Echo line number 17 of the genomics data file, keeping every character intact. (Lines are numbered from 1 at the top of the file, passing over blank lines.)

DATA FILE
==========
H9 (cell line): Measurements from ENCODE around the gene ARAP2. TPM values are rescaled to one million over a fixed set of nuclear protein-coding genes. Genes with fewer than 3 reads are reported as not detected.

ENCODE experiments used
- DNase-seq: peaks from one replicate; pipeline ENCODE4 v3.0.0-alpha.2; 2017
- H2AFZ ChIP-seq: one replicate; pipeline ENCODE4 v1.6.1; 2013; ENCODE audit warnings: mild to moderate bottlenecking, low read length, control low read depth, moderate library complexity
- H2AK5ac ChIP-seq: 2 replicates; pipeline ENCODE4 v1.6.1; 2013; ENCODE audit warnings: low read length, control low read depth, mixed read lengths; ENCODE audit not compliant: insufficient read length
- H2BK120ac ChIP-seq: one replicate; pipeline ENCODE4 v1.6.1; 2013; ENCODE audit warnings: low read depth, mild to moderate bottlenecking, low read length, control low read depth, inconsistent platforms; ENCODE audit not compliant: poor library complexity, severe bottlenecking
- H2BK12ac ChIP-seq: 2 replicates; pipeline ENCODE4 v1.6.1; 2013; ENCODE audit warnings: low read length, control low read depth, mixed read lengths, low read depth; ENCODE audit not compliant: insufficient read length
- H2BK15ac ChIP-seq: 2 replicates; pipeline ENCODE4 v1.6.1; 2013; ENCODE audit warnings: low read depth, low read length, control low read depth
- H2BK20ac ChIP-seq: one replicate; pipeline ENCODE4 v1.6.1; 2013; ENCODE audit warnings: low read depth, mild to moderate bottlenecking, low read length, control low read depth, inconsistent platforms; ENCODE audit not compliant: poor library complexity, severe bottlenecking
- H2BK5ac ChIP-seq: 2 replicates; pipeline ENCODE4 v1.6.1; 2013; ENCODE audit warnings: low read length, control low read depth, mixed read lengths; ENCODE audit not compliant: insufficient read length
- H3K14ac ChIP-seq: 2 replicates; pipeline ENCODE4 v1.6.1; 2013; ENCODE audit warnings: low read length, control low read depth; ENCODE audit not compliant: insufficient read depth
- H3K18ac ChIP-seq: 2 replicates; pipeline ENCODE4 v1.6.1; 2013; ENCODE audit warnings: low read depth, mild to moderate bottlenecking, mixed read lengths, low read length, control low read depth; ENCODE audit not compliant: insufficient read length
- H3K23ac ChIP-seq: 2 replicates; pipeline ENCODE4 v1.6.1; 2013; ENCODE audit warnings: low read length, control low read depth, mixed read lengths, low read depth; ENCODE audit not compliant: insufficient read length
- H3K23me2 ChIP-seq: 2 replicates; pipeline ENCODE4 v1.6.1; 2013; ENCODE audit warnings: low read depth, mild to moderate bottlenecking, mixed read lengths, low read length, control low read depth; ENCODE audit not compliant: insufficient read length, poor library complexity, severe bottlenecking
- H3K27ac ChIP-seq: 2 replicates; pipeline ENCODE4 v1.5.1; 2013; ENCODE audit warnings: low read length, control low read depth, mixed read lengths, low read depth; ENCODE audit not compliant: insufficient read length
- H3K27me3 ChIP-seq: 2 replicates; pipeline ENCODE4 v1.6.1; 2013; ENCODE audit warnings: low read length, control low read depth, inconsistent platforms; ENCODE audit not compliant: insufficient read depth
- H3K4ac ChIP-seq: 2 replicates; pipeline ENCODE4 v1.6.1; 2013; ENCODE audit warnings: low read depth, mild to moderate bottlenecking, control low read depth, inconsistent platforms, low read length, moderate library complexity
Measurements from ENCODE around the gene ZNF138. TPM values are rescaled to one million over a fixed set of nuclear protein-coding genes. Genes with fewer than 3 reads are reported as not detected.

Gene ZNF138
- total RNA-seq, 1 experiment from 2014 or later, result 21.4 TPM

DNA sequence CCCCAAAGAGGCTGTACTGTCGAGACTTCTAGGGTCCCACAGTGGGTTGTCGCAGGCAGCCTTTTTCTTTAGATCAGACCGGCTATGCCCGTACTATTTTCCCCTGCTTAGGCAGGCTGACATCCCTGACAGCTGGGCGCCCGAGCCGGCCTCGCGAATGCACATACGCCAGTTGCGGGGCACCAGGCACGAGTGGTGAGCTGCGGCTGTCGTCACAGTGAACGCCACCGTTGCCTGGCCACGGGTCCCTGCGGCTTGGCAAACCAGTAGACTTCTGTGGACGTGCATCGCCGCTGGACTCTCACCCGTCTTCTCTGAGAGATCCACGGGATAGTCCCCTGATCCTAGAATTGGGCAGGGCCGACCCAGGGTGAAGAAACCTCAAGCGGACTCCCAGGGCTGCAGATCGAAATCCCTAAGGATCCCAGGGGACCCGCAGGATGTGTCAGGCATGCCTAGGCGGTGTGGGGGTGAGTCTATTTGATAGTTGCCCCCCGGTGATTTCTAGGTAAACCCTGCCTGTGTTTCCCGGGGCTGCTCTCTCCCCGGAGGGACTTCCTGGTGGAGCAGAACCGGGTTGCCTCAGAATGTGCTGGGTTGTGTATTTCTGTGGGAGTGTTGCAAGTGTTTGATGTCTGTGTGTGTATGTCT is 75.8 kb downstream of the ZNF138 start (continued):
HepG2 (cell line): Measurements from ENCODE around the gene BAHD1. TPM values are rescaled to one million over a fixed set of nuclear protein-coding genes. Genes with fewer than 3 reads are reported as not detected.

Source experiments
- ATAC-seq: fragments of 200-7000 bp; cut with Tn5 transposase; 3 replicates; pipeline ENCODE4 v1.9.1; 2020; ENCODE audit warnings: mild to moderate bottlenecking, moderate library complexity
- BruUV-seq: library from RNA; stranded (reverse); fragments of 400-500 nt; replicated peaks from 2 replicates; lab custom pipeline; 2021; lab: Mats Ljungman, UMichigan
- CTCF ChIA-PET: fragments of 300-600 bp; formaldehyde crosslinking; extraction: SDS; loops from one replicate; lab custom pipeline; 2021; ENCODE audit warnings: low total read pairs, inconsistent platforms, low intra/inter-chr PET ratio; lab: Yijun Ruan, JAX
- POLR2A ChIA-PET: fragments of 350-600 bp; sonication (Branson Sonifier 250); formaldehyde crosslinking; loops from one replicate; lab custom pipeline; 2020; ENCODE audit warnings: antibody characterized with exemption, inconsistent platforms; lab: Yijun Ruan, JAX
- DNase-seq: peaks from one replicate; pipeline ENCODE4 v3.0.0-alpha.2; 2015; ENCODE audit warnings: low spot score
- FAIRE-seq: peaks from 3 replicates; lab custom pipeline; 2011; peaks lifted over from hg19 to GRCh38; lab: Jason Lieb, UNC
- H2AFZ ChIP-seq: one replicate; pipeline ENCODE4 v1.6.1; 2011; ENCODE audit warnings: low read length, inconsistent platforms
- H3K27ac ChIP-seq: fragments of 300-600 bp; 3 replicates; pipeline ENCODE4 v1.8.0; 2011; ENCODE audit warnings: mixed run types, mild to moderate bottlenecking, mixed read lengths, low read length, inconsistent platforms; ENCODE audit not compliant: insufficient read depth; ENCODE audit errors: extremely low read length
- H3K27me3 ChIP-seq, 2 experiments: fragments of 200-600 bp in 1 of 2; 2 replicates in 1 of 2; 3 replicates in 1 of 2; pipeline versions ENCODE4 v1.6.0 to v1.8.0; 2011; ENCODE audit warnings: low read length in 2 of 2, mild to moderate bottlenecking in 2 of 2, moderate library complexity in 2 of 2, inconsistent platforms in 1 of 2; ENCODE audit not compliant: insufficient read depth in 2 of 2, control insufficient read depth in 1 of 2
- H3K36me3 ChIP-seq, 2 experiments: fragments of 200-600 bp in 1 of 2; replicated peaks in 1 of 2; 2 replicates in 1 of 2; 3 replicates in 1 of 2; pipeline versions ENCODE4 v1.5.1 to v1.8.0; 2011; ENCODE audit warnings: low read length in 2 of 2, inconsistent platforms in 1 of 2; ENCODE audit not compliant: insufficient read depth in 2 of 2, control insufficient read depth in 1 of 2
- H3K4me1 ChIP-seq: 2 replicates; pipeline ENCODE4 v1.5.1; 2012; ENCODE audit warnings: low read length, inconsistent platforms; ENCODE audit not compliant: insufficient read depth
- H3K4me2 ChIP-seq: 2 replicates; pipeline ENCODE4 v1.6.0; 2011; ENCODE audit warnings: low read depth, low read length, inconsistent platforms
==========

- H3K4ac ChIP-seq: 2 replicates; pipeline ENCODE4 v1.6.1; 2013; ENCODE audit warnings: low read depth, mild to moderate bottlenecking, control low read depth, inconsistent platforms, low read length, moderate library complexity